Google is planning to end charges for data usage on Android apps in developing countries, according to a report from The Information. It’s in keeping with what we know of Google’s long-term strategy for dominance.
The practice of waiving data charges is called a “zero rating.” It’s a policy adopted by some big tech companies to make accessing their services free for the user. Wikipedia, for example, operates Wikipedia Zero — a text-only version of the encyclopedia that people in the developing world can access without restriction and without paying data charges.
The Information says that Google’s plans would entail the search giant acting as a “middle man” between mobile carriers and the app companies — making it easier for smaller companies to arrange zero-ratings than is currently feasible. “When someone is downloading or using, say, the Ola Cabs app, Google can recognise that data traffic through Android and pay the carrier for the data charge associated with it,” writes The Information’s Amir Efrati. “The third-party developer would then be expected to pay some or all of the charge.”
This strategy is the classic Google playbook. First, it provided free search tools to everyone in the world. Then, it built an advanced, customisable mobile operating system — and gave that away for free too. Google Books is another: It tried to digitialise the world’s knowledge and put it all online (although ran into opposition from publishers and copyright-holders).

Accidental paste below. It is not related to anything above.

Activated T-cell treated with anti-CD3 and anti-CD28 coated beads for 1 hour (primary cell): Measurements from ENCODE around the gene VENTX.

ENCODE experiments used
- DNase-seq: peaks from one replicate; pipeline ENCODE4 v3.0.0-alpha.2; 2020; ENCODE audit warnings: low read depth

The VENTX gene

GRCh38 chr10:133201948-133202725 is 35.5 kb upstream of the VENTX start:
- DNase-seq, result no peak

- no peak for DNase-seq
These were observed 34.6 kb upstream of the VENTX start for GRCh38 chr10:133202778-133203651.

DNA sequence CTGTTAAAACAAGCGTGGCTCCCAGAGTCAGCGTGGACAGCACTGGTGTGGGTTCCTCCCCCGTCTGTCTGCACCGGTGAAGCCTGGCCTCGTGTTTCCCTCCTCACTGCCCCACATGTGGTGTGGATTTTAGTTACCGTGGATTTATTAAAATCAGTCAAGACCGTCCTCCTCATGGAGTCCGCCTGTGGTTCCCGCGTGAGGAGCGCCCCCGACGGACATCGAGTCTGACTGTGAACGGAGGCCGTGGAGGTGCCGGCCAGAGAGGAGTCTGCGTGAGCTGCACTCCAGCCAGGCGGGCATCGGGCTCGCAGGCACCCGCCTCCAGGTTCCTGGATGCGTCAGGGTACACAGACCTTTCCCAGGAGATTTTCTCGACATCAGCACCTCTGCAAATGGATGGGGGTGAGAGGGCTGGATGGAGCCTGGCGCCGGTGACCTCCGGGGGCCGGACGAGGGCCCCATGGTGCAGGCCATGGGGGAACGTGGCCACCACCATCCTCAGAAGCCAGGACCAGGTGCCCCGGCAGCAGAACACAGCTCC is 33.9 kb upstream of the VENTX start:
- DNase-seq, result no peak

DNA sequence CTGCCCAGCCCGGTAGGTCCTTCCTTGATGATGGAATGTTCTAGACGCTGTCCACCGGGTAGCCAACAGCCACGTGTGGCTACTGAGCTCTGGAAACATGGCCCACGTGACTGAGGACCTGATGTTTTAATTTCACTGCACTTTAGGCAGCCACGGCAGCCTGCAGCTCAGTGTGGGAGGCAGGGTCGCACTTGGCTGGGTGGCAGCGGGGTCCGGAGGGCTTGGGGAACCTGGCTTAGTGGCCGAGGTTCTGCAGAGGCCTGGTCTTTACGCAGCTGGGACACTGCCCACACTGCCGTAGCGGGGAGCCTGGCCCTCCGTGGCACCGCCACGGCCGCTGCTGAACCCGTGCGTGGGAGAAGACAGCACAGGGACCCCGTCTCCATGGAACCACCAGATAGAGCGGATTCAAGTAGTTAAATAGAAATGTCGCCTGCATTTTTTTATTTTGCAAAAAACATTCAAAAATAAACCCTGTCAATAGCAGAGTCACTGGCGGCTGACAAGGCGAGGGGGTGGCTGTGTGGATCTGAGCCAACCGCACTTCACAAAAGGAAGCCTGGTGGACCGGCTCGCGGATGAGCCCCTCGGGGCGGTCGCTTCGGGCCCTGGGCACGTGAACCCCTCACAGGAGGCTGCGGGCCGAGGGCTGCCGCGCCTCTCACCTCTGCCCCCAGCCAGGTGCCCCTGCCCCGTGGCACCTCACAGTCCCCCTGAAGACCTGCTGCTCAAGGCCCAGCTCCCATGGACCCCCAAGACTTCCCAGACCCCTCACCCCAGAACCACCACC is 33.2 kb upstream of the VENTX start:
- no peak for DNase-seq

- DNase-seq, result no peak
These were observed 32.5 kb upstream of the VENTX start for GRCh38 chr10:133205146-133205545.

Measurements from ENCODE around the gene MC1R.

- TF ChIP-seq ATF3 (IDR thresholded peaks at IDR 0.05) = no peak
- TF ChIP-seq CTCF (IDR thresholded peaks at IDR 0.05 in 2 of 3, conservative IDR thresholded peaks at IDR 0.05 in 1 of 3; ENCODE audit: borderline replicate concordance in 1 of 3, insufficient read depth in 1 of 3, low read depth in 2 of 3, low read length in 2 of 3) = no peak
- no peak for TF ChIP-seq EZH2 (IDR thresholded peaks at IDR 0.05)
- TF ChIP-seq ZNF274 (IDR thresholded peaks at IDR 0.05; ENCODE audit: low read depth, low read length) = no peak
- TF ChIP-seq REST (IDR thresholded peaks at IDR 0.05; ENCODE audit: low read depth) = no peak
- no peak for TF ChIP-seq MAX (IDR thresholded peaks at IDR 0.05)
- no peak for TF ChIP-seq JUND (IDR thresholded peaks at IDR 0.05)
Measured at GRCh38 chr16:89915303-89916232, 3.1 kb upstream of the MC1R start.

Google identifies a need, and provides the service for free, scalable for billions of users — tying users into its ecosystem in the process. It then makes money by charging advertisers for access to all those users and their valuable demographic data.
Zero-rating for apps is the next logical step: Providing Internet access itself to users, free of charge.
(It’s also working on Google Loon, a project to provide Internet to remote areas by balloon, as well as a rumoured mobile wireless carrier service in the US. These likely won’t be free, however.)
Zero-ratings, if implemented, will undoubtedly see Internet-enabled app usage skyrocket. And with that, Google’s revenues — predominantly generated by online advertising — will also jump. But this move isn’t just a new avenue for profit: It’s a strategic move.
Let’s just look at where Android stands. It’s a free OS and comes bundled onto some of the cheapest smartphones out there. It has a massive majority market share globally — around 80%. And the price of Android handsets is actually continuing to drop as iPhones rise, making them more affordable than ever for those on limited incomes. Google should stand to benefit massively as the next billion people come online in the developing world.
And yet last year in Q4, the number of Android devices sold actually dropped — for the first time ever.
Because much of Android is open-source, anyone can take the source code and develop their own version. These are called “forks,” diverging from Google’s control. Forked versions of Android now have more marketshare than ever before.
This week, new figures showed Chinese smartphone manufacturer Xiaomi became the single-largest smartphone vendor in China. It runs a forked version of Android, and overtook Samsung, which runs “classic” Android. Samsung — along with much of the high-end smartphone market — has been badly burned by the runaway success of the iPhone 6 and 6 Plus. Android’s slipping grip on the high-end makes it that much more reliant on the low-end — where forks like Xiaomi are doing so well.
Cyanogen is another of these forks. It promises it will “take Android away from Google,” and just raised $US70 million to make that vision a reality.
As these alternatives become increasingly viewed as viable alternatives in the low-end market to Android, Google desperately needs to find a way to differentiate its products.
Leveraging its enormous size to offer free Internet on certain apps will be an incredibly attractive prospect to consumers — especially, as The Information notes, the cost of data in emerging markets can be “three to seven times higher than in the U.S.”